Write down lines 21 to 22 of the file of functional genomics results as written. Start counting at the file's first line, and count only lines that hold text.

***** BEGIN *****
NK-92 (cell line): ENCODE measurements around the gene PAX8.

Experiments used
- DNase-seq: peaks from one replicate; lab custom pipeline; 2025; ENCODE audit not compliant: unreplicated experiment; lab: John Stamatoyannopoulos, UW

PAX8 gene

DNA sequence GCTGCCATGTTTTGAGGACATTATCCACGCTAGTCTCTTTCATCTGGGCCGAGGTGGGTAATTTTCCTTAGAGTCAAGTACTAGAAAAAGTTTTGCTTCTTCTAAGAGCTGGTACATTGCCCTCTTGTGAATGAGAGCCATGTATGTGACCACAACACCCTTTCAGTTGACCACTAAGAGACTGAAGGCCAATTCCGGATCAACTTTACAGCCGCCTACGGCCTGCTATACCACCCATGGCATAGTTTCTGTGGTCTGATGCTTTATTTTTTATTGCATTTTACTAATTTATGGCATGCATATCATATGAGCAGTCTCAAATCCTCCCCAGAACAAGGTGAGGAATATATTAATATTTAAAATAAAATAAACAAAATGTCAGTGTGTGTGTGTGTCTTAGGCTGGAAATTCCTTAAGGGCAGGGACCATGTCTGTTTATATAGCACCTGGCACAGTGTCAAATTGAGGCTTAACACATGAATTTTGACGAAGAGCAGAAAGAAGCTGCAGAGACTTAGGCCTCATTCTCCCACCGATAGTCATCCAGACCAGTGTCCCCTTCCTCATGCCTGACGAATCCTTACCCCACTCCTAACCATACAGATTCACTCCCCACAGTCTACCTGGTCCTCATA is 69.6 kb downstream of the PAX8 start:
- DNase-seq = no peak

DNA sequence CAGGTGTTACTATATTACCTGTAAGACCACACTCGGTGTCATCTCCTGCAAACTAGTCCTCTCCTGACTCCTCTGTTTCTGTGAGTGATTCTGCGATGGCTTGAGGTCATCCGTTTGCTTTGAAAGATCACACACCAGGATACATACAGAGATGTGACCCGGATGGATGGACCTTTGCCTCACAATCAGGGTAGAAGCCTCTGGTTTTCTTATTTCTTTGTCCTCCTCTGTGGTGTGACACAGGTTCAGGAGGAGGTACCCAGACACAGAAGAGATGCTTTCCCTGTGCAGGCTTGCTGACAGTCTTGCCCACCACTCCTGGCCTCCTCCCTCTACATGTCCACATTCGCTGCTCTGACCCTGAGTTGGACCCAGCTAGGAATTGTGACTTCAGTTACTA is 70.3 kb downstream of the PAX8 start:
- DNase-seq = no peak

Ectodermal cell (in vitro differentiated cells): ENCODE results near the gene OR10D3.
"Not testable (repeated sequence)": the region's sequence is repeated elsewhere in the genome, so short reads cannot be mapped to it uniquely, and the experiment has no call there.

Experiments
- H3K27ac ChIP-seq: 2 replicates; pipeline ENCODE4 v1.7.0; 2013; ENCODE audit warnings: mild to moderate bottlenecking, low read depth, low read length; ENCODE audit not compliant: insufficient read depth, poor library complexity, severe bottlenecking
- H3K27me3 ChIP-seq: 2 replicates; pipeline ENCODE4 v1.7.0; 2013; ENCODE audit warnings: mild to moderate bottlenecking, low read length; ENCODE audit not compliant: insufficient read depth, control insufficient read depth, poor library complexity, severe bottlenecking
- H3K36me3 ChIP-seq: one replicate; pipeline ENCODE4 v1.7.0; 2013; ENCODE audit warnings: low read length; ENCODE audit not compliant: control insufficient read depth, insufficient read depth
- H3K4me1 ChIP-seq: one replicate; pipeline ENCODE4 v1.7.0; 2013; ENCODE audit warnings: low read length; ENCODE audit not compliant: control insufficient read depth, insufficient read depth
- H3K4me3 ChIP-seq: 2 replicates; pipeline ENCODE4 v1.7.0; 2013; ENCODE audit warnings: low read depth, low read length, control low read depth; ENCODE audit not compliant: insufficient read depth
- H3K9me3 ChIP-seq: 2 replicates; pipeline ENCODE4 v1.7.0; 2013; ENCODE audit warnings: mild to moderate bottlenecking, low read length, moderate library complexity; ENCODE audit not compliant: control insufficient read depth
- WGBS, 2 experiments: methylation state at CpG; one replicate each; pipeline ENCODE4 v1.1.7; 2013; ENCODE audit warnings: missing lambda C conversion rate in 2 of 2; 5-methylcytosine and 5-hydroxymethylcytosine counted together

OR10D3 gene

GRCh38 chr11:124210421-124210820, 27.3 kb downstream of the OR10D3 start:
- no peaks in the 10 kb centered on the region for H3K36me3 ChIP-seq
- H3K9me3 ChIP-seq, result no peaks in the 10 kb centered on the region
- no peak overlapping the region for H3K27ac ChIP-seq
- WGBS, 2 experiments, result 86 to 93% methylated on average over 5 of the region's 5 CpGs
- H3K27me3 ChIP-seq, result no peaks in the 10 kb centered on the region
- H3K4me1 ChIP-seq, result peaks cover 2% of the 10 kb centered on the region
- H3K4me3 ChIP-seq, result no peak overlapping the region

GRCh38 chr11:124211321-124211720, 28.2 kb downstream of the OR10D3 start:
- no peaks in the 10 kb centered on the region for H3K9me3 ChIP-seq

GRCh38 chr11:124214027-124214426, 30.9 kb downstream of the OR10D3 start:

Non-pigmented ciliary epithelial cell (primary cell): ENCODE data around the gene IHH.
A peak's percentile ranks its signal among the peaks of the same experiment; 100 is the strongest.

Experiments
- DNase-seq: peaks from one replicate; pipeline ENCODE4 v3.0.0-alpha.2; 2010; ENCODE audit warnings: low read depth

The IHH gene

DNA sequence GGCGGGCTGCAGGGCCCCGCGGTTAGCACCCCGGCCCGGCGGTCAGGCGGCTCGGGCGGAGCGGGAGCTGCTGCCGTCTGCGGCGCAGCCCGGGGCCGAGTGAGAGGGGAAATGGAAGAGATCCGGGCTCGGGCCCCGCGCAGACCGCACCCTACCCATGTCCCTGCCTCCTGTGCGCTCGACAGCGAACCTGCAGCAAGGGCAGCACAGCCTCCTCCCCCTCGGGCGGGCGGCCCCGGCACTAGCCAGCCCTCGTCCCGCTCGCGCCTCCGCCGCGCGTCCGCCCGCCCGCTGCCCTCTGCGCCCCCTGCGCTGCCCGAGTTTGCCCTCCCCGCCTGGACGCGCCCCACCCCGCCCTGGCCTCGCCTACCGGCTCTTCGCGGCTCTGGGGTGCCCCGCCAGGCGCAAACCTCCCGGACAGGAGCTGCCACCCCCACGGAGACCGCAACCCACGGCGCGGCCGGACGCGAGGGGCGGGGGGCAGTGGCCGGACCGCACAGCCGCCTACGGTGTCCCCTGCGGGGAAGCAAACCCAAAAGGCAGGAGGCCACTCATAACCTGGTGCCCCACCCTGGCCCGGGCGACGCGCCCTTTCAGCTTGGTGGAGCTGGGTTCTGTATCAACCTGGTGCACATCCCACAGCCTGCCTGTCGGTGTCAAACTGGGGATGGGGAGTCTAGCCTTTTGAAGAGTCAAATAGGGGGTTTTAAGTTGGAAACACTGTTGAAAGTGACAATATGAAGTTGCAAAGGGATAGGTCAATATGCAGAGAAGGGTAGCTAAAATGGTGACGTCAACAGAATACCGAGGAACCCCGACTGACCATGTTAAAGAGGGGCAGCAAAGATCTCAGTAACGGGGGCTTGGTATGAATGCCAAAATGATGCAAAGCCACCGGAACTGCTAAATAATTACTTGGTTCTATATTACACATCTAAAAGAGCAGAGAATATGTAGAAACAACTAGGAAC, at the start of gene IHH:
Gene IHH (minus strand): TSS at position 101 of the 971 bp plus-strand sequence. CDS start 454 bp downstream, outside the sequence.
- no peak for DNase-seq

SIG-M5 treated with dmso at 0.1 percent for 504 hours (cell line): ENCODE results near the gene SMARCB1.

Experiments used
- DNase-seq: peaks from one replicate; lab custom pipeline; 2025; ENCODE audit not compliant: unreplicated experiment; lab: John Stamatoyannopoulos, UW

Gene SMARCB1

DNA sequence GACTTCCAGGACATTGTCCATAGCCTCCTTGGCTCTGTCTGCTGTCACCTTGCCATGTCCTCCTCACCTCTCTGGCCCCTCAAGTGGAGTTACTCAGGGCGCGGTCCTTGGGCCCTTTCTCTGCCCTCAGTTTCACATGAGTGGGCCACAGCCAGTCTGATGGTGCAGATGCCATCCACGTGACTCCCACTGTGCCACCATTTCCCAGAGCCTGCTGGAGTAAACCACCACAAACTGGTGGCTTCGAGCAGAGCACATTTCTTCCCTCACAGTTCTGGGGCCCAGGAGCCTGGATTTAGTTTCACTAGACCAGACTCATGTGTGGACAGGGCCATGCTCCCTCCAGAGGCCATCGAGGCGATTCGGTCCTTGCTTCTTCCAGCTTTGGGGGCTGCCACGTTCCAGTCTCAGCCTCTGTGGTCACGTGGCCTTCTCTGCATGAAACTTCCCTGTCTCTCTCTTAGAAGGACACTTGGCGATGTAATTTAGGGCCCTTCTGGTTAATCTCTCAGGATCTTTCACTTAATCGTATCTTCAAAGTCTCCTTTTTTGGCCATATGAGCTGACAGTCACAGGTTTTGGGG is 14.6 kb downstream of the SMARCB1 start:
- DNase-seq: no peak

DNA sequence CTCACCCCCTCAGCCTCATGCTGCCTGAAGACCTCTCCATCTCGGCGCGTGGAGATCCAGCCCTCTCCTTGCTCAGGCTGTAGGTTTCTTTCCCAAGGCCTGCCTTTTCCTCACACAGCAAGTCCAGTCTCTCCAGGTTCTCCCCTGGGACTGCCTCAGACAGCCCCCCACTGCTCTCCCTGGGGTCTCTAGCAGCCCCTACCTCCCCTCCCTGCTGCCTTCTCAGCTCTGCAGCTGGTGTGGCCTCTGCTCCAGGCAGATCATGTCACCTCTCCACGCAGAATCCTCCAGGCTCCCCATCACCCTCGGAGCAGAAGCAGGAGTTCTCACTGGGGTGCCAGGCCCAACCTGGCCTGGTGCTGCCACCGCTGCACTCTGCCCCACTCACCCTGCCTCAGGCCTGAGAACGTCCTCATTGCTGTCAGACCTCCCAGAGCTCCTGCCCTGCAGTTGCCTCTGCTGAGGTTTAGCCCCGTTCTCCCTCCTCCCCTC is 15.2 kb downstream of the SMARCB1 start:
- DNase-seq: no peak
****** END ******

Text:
- no peaks in the 10 kb centered on the region for H3K36me3 ChIP-seq
- H3K9me3 ChIP-seq, result no peaks in the 10 kb centered on the region